The organization is a collaboration between St. Vincent’s Healthcare, Ortho Montana and the Yellowstone Surgery Center, and AMP employs eight trainers and three performance coaches who help coaches manage sports injuries and respond to emergencies. When an injury occurs, they help with aftercare and rehabilitation. Trainers also act as advocates working with schools and doctors.

Each summer, AMP hosts an ACL Post-Op Performance Program for athletes returning to competition after knee surgery. The primary focus of AMP’s trainers is to build power, speed and agility while working on fundamentals that help prevent injuries

“They really work with kids on the foundation of how they move and how to move properly to reduce injuries,” says Laurel Struck, AMP Marketing Coordinator. “They have them do them over and over again to develop muscle memory.”

The trainers, who are required to have a master’s degree in athletic training, are trained in the latest theories and science trends in anatomy, movement and strength training.

“Everything we do is based on science,” Struck says. “Everything we do is to reduce sports injuries.”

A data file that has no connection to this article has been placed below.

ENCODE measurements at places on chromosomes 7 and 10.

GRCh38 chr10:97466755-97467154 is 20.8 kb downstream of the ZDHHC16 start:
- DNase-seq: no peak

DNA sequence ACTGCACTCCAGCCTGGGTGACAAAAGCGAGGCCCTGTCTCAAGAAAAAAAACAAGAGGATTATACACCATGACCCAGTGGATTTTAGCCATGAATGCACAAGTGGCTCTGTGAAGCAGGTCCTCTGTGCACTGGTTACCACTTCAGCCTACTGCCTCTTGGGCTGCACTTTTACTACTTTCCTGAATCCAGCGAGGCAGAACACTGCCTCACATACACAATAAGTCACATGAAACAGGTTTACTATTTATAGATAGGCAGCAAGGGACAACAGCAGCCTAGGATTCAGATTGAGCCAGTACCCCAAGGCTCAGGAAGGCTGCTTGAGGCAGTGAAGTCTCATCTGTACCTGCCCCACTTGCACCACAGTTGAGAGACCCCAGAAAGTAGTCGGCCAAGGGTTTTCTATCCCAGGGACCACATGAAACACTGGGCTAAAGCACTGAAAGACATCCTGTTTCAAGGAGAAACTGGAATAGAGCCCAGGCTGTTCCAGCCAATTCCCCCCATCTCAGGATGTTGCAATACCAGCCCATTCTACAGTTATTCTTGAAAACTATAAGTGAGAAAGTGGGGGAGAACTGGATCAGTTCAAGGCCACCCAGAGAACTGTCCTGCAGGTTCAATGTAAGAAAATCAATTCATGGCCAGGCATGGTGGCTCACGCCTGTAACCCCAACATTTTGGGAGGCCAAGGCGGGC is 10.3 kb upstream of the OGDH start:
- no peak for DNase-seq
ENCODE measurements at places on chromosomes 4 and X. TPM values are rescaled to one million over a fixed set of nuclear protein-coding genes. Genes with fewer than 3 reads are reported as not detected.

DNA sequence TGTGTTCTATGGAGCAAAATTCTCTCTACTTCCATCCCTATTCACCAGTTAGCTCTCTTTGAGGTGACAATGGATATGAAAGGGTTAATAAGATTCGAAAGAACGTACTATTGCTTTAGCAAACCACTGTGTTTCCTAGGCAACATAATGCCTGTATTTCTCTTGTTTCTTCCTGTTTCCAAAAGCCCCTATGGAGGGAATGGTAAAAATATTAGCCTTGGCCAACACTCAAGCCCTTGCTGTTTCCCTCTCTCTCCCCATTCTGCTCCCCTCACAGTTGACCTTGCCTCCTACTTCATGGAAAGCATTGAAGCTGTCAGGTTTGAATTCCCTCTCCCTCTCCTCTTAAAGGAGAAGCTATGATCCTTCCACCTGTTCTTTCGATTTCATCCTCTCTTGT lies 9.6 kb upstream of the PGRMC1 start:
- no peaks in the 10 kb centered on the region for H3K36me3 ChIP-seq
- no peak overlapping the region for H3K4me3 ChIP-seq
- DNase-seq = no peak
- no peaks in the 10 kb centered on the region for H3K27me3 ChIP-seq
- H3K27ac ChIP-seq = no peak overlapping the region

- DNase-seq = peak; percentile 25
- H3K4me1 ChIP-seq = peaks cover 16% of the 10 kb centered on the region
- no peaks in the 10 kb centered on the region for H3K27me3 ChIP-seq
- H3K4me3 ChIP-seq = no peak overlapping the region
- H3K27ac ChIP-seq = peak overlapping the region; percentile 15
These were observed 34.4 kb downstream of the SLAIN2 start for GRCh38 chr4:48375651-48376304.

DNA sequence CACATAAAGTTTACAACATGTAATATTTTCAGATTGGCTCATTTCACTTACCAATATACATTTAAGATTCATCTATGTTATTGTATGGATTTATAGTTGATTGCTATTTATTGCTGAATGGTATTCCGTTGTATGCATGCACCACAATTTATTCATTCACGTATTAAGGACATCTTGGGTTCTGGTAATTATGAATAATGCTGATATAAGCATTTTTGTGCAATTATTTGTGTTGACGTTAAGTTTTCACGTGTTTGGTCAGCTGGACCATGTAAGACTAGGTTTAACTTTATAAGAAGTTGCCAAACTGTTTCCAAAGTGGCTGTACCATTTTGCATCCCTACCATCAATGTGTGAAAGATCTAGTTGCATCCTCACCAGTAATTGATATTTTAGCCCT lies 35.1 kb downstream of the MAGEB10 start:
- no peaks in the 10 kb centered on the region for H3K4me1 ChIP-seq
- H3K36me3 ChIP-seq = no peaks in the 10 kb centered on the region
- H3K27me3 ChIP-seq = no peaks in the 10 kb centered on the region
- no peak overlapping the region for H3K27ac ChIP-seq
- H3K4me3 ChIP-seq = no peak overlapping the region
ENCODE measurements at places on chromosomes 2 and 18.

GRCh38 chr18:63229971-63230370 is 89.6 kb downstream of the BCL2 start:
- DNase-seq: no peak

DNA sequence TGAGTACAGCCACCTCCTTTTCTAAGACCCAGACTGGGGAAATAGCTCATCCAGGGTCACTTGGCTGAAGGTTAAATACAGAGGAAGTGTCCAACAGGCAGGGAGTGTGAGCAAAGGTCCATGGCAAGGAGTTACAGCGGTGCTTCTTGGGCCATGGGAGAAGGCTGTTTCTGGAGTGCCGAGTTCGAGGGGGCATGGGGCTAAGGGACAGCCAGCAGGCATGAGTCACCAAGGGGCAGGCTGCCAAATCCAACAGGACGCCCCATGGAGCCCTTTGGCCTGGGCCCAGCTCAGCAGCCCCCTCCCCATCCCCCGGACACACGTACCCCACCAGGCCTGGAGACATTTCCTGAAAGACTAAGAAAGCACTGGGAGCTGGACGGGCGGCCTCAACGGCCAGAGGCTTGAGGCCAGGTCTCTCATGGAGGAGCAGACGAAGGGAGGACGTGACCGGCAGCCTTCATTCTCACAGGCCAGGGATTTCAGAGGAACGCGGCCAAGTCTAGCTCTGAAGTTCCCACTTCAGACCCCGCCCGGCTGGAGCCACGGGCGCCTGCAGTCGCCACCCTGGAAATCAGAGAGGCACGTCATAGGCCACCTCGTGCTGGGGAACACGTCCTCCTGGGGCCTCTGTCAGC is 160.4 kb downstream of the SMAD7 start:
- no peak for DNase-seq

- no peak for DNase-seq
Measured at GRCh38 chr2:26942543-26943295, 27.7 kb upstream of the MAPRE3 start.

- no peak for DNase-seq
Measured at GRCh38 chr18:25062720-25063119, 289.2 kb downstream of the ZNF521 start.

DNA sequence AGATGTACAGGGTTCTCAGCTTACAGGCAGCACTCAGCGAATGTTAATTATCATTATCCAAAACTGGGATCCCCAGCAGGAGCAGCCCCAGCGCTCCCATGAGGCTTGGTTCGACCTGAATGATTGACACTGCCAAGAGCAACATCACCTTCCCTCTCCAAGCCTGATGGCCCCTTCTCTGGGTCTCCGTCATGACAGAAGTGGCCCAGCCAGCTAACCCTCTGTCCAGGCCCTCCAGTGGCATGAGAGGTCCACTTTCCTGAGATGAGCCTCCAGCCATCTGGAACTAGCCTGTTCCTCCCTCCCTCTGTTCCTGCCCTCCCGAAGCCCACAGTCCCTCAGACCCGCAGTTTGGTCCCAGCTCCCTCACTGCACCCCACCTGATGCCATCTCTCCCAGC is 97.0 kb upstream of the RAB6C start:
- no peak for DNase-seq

A New Focus on Concussions in Kids

Nationwide, coaches, parents, and doctors are becoming more aware of concussions and their long and short-term effects. A concussion is a mild, traumatic brain injury caused by a blow to the head. Symptoms can be difficult to identify, and generally, concussions don’t result in a loss of consciousness. However, in extreme cases, they can. Because people are not aware of the symptoms, they often overlook the possibility of concussion.  Symptoms of a concussion may include:

Headache or a feeling of pressure in the head

Temporary loss of consciousness

Confusion or feeling as if in a fog

Amnesia surrounding the traumatic event

Dizziness or "seeing stars"

Ringing in the ears



Slurred speech

Delayed response to questions

Appearing dazed


Other, less immediate, more long-term symptoms include:

Concentration and memory complaints

Irritability and other personality changes

Sensitivity to light and noise

Sleep disturbances

Psychological adjustment problems and depression

Disorders of taste and smell

Fortunately, the symptoms caused by concussions usually heal in time, and the brain should fully recover. In the meantime, if you fear your child suffered a concussion be sure to seek medical help if the symptoms are severe. Watch your child for 24 hours to make sure symptoms don’t worsen. Bench your child from activities until symptoms subside. Let your child rest and avoid those activities that require focus and attention including school work, screen-time, video games and television. Take Tylenol to ease headache pain and avoid any pain relievers which may increase the risk of bleeding.